When Protestants encounter the words "catholic church," they usually think of a prominent branch of Christendom. When we confess, however, in the words of the Apostles' and Nicene creeds that we believe in "one holy, catholic, and apostolic church," we are one with Christians in all times and places in acknowledging an elect communion in Christ that is even now visible to some extent among us through the ministry of preaching and sacrament. "Catholic" here simply means 'universal'-the church in all times and places, where the Word is properly preached and the sacraments are properly administered. At a time when churches are divided along ethnic, political, socio-economic, and generational lines, the question is as urgent for us today as it was for the apostolic church: Will we be defined by Christ and his victory, or by the rival catholicities of this passing age?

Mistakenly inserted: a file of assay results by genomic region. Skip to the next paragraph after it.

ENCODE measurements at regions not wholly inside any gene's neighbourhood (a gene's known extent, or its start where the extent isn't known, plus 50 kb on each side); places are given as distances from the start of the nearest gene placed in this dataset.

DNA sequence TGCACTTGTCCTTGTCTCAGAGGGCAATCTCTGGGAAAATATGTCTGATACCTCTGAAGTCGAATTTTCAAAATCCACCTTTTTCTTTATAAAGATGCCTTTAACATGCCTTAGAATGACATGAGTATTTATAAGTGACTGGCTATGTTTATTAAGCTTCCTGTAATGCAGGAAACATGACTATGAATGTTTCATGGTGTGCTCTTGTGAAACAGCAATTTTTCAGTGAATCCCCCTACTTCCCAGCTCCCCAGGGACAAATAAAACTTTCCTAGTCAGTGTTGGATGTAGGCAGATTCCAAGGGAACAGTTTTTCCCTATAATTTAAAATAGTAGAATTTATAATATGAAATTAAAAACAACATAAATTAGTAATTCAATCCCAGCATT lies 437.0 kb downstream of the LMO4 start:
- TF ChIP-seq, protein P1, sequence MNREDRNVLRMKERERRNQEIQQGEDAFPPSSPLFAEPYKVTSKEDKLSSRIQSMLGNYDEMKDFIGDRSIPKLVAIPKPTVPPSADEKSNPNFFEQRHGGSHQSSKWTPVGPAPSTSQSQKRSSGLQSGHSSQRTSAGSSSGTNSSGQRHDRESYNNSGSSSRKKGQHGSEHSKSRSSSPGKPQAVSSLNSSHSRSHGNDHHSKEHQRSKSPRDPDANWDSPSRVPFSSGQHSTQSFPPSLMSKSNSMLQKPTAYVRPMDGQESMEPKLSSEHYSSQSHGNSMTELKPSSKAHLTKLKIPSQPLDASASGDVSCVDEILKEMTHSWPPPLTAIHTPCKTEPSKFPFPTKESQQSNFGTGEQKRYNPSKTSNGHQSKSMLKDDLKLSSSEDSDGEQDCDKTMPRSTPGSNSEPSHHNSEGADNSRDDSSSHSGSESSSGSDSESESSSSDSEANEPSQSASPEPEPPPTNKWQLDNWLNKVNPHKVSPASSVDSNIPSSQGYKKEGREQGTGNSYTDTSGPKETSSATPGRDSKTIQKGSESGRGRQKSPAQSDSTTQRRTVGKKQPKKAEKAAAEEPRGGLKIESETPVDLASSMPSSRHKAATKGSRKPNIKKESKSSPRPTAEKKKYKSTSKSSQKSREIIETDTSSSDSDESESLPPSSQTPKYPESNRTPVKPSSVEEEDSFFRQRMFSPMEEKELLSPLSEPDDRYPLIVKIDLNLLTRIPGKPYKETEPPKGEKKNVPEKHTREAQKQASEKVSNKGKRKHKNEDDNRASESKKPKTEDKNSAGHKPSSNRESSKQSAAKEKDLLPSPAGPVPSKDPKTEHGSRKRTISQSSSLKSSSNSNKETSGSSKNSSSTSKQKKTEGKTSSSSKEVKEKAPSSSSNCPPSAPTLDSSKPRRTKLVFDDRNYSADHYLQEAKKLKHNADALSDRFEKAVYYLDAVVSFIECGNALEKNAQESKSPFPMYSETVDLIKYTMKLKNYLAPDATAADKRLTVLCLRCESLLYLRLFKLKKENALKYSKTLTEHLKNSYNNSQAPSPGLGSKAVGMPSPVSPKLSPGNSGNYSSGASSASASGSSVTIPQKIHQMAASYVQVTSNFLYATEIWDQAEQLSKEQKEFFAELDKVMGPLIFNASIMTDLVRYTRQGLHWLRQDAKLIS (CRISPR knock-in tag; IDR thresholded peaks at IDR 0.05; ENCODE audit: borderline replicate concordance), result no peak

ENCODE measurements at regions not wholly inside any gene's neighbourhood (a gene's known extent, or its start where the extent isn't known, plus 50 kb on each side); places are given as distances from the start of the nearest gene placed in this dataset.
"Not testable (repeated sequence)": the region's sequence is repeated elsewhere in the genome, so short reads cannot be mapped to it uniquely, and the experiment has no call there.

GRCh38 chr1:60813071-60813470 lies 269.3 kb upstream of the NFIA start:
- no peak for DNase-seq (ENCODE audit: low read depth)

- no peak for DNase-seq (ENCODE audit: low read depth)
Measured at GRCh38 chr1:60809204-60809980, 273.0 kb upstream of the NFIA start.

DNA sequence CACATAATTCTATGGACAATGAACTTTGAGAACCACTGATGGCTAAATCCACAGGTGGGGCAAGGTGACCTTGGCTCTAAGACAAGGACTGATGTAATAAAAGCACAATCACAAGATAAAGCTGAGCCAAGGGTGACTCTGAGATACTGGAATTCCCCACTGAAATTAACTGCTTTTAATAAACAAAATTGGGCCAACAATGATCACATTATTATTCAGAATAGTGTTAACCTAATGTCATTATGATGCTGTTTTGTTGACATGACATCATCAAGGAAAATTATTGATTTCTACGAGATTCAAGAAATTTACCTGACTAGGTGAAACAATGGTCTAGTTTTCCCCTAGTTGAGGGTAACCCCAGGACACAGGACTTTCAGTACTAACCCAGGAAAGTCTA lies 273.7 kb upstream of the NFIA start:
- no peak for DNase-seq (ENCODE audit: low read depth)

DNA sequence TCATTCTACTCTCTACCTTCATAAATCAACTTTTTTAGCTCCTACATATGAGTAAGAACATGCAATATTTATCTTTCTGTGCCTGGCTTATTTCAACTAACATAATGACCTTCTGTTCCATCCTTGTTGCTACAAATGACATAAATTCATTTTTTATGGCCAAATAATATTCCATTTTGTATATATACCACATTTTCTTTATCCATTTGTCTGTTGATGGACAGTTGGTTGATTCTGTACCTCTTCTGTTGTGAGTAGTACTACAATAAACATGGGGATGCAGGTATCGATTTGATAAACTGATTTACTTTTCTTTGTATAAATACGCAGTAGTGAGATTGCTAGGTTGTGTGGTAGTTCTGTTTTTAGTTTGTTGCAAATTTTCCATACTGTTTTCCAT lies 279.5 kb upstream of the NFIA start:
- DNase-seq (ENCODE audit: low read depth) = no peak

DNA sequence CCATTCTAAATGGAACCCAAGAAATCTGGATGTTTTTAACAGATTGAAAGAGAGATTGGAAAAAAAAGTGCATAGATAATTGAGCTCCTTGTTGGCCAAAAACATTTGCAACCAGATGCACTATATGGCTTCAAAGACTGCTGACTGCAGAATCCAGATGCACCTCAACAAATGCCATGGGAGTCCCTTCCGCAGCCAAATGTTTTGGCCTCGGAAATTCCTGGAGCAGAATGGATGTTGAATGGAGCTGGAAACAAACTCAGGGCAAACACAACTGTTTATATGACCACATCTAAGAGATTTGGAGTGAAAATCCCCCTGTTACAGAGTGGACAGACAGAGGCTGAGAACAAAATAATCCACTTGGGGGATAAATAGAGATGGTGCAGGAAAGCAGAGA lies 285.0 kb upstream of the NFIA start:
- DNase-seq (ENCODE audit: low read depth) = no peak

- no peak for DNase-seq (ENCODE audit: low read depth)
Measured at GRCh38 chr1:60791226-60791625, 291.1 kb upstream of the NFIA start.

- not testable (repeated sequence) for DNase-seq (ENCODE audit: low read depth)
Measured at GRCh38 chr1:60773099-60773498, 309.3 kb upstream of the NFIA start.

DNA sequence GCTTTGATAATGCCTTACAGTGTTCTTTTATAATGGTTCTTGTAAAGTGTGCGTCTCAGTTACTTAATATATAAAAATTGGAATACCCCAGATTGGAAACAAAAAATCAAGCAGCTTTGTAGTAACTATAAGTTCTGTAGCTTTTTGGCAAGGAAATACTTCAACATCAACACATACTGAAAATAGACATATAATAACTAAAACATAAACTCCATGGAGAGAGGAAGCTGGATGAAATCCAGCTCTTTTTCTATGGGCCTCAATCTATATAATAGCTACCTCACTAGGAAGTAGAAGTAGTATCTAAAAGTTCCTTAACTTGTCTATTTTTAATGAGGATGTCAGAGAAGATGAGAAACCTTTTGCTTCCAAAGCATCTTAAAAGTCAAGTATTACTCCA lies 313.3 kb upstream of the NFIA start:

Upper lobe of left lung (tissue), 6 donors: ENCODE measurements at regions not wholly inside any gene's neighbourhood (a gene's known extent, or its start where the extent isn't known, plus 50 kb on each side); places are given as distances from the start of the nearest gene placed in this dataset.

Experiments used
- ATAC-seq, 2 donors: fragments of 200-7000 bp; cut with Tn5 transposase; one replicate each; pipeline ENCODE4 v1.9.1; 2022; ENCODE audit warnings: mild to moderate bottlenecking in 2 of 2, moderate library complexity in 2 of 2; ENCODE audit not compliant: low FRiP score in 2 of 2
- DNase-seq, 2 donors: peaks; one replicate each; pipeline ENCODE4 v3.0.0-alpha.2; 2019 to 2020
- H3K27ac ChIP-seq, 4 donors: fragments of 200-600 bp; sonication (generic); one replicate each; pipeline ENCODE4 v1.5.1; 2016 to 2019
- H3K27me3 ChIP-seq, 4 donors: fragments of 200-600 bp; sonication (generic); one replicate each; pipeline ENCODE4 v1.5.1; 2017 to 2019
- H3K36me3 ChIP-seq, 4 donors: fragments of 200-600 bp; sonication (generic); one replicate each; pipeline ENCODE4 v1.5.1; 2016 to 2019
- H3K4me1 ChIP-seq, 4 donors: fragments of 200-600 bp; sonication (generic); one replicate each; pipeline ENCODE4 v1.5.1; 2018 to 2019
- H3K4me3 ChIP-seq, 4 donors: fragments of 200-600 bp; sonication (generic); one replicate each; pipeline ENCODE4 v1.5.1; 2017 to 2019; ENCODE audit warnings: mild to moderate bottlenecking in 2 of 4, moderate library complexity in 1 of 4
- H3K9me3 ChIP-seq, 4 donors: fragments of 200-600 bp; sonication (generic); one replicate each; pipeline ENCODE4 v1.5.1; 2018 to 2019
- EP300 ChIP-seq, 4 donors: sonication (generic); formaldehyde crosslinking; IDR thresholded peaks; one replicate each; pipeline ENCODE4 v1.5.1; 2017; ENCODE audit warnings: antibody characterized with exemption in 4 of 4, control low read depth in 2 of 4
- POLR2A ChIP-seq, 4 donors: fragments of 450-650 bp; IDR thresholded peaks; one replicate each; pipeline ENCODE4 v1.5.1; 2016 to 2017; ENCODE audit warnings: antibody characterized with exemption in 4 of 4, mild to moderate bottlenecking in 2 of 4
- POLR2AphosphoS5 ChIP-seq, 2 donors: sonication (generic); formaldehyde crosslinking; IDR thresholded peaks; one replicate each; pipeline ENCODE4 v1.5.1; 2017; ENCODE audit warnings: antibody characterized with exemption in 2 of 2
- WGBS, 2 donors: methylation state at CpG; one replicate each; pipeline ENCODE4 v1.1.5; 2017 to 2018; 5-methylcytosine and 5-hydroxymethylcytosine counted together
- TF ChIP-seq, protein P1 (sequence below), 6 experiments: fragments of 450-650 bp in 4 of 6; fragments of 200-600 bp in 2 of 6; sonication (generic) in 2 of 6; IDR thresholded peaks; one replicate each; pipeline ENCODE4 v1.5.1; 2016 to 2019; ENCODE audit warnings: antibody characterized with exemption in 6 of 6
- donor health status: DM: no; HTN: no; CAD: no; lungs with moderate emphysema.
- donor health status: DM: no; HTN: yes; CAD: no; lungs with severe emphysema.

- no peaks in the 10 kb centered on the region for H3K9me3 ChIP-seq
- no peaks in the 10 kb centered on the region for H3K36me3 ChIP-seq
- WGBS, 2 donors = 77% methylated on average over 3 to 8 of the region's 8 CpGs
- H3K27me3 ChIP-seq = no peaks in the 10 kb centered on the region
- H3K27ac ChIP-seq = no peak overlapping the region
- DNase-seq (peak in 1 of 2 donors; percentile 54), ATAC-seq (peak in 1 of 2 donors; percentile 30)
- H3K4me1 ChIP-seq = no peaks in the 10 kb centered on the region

Michael Horton is the J. Gresham Machen professor of apologetics and systematic theology at Westminster Seminary California (Escondido, California), host of the White Horse Inn, national radio broadcast, and editor-in-chief of Modern Reformation magazine. He is author of many books, including The Gospel-Driven Life, Christless Christianity, People and Place, Putting Amazing Back Into Grace, The Christian Faith, and For Calvinism.
Issue: "Grace Over Race" Jan./Feb. 2008 Vol. 17 No. 1 Page number(s): 16-21
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